The Central Caribbean Marine Institute is holding its seventh-annual Caribbean Sea Camp program for high school youths from 3-10 August.
The program is for students between the ages of 11 and 18 who are interested in learning about marine biology and marine conservation, said a CCMI press release.
Participants will stay at the new Little Cayman Research Centre and learn how researchers collect important information from the ocean. Located on the north side of Little Cayman, the facility has accommodations, laboratories, classrooms and a library.
The marine biological program is a way for youths to have fun exploring Cayman’s tropical habitats while learning from and interacting with scientists and upper level college students, the release said.
Over the years generous sponsors including Cayman Airways, CUC, Bank Austria-Cayman Islands, Red Sail Sports, Esso and Bank of Butterfield have provided funds, equipment and flights in support of this program.
A non-profit organization, CCMI is based in the Cayman Islands and has a special commitment to encouraging highly motivated children from the islands to participate in the program.
This year the organization will work with local corporations to award scholarships to Caymanian youths to cover all of their travel expenses and to purchase new equipment including a digital camera/microscope that will expand on the current technologies that are being used in the program.
This year, the activities are based on a new education program developed by the National Oceanographic Atmospheric Administration called Coral Reef Conservation.
Coral reefs are under enormous stress around the globe and the NOAA program was developed to emphasize the importance of healthy coral reefs.
Students are involved in a variety of activities every day. SCUBA diving is one element of the program but students who are snorkellers are also being accepted into the program this year. Activities include daily field trips to the reefs around the island.
Academics include learning some of the basic methods scientists use to gather information on the health status of fish and coral populations and about the conservation efforts being made in the Cayman Islands to keep the reefs healthy.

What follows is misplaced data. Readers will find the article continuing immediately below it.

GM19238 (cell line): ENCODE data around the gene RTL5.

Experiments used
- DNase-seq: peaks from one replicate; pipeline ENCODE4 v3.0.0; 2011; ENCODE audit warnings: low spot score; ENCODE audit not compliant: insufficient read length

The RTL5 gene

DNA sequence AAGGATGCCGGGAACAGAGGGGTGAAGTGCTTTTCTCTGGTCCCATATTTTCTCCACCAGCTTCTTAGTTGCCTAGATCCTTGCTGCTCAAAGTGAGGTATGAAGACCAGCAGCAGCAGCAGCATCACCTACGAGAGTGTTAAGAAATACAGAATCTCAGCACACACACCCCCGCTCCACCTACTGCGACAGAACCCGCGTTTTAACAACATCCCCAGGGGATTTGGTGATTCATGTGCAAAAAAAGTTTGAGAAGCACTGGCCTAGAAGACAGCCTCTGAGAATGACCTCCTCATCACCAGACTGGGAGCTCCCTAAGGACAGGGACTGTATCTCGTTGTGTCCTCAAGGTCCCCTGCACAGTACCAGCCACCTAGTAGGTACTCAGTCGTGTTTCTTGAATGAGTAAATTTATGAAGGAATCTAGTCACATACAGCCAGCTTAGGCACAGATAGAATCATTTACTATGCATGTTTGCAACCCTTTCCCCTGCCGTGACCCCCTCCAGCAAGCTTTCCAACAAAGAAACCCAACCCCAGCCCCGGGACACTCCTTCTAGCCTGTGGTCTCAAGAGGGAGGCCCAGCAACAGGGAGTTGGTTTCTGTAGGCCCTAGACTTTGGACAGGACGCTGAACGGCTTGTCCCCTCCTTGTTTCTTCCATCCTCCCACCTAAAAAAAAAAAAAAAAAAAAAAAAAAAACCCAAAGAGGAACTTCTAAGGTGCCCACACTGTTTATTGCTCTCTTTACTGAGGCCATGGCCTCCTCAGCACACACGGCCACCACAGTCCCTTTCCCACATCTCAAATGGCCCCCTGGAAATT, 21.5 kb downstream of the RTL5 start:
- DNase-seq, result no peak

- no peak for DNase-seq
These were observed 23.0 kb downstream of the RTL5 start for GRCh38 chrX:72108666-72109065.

Sport activities, fun team challenges and a poster design contest on the program theme are some of the activities that the kids participate in as well. Each year the kids dress up for the Pirates Night Lu and awards ceremony where they receive a marine conservation certificate for successfully completing the program.
How to apply
Students interested in attending the Caribbean Sea Camp must complete an application indicating their own personal ideas about why coral reefs are important to Cayman, two letters of recommendation and an application fee. The program is for students who already have an interest in marine conservation and it is subsidized by donations from the community. The application is found on the Central Caribbean Marine Institute’s website; www.reefresearch.org or interested youths can call 345.948-1094 for more information. Applications are being accepted through the month of May.
WHO THEY ARE
The Central Caribbean Marine Institute is a Cayman Islands non-profit educational organization established in 1998 to sustain the biodiversity of coral reefs through research, education and conservation efforts.
CCMI has just completed construction of the multi-million dollar Little Cayman Research Centre, a tropical field station with wet and dry laboratories, classroom/conference rooms, and accommodations fringed by the world-renowned coral reefs of Bloody Bay Marine Park.
CCMI provides leadership in undergraduate, graduate, and professional education, facilitates and conducts research, and offers community conservation programs at the new research centre.